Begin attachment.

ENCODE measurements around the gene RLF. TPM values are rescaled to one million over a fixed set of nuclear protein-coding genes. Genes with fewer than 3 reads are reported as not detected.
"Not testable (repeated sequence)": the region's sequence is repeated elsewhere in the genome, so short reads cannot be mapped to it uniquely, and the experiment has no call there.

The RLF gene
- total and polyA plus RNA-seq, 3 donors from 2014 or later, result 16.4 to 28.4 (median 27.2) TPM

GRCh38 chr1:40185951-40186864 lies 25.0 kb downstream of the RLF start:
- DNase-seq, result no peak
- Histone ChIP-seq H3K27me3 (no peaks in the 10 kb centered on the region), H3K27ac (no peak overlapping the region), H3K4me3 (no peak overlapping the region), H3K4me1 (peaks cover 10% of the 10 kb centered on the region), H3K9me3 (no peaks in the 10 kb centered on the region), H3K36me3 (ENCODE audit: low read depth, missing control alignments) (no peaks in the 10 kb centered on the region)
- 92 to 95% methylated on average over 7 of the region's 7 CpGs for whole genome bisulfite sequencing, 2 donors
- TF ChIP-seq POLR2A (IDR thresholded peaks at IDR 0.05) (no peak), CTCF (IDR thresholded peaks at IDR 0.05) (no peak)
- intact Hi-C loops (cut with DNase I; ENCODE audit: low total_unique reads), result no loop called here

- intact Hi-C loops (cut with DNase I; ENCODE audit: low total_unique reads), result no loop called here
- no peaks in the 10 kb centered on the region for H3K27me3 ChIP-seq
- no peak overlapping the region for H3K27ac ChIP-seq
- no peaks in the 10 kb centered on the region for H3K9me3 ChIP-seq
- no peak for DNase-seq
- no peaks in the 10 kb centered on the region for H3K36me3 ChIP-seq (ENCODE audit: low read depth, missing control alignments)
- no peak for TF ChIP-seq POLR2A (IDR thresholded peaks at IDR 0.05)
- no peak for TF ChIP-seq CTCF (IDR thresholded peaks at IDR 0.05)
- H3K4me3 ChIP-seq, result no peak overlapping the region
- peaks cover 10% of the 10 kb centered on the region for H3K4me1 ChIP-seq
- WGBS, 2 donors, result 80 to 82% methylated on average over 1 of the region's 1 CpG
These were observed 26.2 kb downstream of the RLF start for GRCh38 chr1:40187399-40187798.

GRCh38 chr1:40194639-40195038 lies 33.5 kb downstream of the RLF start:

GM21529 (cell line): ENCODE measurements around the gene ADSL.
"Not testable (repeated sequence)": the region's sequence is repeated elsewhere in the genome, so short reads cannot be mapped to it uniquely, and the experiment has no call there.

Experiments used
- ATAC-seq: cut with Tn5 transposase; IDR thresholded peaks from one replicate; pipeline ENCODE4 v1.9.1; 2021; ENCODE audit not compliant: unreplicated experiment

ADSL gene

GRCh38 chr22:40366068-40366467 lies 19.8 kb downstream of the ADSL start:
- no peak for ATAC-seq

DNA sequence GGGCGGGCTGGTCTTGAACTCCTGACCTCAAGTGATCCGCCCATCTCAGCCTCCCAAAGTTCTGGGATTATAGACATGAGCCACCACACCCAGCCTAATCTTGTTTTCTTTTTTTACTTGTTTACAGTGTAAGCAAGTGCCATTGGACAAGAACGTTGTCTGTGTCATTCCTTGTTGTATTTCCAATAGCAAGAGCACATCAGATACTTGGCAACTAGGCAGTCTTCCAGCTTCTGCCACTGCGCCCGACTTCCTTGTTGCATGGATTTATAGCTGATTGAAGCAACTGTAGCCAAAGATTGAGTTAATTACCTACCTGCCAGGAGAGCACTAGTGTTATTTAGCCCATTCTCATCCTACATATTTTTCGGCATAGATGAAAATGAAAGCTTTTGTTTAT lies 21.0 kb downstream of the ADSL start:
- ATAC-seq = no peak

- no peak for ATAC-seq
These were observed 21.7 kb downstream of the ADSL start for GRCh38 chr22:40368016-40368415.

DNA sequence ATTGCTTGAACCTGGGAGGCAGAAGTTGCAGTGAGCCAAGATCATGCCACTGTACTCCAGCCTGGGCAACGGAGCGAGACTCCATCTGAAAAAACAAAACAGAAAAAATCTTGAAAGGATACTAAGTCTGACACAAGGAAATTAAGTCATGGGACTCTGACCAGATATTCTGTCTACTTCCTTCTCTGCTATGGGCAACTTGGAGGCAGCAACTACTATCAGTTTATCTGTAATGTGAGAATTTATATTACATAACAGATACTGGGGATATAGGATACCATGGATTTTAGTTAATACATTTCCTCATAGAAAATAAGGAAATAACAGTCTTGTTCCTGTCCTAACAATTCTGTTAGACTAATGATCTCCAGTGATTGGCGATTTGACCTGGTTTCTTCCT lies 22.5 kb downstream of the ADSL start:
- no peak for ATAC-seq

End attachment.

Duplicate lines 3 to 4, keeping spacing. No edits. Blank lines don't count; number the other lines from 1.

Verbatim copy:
The RLF gene
- total and polyA plus RNA-seq, 3 donors from 2014 or later, result 16.4 to 28.4 (median 27.2) TPM